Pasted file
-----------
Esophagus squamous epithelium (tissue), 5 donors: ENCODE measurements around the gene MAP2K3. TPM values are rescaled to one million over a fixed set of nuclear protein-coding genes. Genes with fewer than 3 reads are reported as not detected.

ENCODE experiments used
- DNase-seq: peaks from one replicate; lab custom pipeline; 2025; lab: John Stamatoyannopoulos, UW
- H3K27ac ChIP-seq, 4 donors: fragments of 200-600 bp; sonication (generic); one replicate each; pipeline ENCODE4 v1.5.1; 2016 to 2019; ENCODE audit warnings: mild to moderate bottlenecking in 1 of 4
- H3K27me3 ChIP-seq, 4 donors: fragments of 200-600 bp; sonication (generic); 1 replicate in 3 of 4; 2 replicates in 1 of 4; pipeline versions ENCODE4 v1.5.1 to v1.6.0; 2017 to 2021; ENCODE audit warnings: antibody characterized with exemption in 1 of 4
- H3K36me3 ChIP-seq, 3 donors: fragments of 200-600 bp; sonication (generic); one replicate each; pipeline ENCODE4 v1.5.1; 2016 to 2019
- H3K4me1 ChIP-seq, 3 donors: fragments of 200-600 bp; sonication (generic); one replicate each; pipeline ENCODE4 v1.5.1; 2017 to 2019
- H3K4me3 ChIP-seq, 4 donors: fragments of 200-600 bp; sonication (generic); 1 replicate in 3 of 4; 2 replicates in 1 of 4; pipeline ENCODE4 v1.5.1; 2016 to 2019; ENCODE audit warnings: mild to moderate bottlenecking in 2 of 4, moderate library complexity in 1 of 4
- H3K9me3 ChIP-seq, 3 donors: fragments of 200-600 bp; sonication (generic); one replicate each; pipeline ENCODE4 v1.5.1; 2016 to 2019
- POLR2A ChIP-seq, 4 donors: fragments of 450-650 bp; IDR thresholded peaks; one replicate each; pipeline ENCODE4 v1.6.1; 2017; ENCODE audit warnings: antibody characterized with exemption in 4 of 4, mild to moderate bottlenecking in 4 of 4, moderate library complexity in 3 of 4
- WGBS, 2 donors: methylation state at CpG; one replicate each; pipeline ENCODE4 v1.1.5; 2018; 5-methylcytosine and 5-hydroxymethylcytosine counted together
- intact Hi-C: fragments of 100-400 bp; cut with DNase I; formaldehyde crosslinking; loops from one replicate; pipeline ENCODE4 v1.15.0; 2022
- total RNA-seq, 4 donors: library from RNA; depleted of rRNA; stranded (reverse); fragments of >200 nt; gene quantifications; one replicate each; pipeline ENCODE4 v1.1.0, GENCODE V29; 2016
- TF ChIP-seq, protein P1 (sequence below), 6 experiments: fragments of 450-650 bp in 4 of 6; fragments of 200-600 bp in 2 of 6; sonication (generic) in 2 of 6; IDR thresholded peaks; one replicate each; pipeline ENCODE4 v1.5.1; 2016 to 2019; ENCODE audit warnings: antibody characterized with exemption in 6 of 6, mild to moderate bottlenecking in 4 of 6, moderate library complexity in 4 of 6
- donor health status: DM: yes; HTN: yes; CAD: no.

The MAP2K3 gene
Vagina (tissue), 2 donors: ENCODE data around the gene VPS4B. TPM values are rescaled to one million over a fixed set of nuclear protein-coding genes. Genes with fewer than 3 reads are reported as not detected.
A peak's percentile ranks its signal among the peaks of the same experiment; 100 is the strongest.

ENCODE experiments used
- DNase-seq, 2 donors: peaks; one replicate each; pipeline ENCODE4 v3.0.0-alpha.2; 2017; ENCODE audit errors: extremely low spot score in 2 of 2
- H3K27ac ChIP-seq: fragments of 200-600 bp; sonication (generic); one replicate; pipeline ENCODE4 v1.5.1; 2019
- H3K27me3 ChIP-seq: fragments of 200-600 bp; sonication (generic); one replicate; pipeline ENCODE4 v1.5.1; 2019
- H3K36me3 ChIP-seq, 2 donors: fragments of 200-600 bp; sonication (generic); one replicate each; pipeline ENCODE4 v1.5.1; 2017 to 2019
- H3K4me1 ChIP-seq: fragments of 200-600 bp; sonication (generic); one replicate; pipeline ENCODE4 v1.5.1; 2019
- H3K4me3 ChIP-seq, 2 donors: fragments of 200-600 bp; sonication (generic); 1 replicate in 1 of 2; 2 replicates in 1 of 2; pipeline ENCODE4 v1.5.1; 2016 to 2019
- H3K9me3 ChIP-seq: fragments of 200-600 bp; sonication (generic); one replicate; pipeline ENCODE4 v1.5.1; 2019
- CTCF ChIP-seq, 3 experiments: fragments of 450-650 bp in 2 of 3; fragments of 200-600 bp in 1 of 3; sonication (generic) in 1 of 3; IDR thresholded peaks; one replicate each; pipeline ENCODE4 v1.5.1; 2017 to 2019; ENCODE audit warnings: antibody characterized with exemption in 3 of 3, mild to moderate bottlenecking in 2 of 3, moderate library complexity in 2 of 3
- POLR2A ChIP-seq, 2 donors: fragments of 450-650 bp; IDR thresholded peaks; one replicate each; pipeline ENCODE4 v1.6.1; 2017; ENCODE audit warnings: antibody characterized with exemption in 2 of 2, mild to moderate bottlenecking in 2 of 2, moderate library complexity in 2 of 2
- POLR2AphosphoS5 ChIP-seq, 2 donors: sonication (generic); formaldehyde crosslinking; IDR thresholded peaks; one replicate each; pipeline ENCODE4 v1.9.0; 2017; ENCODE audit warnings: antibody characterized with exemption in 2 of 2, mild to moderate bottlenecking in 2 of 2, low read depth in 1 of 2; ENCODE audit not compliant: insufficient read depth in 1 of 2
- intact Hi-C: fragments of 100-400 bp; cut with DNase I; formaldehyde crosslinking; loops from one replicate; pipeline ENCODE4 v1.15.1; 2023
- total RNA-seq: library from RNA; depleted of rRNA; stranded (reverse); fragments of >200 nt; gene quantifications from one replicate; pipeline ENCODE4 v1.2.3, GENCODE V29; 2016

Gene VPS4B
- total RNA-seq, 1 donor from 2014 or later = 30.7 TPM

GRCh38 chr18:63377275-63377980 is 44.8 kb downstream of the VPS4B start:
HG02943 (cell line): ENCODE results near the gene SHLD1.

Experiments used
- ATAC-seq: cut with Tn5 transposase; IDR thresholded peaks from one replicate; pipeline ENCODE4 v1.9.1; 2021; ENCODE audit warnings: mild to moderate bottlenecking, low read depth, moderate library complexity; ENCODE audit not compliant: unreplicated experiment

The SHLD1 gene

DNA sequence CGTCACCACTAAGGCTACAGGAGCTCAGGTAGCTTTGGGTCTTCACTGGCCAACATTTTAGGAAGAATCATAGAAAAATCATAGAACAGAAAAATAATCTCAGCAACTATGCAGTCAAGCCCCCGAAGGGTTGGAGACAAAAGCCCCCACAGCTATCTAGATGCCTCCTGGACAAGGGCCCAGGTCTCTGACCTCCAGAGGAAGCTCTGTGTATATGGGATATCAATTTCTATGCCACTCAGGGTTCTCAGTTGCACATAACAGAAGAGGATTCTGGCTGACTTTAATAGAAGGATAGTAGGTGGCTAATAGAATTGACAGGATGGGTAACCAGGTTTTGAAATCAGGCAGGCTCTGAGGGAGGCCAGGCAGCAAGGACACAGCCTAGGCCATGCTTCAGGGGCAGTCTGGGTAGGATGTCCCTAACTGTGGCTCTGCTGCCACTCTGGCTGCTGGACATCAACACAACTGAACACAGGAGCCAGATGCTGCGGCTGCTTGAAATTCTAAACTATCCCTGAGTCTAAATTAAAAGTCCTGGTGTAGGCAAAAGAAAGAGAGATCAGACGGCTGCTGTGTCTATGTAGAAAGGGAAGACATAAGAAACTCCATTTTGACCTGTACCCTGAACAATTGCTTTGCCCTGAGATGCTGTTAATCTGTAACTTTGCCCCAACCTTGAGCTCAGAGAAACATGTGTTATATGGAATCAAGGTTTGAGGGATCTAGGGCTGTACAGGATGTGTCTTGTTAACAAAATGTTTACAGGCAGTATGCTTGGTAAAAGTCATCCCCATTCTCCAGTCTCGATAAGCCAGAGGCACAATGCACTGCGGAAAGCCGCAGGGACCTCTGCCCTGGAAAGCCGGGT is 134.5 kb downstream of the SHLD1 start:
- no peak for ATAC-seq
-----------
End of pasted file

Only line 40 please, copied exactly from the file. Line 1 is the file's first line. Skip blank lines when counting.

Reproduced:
- no peak for ATAC-seq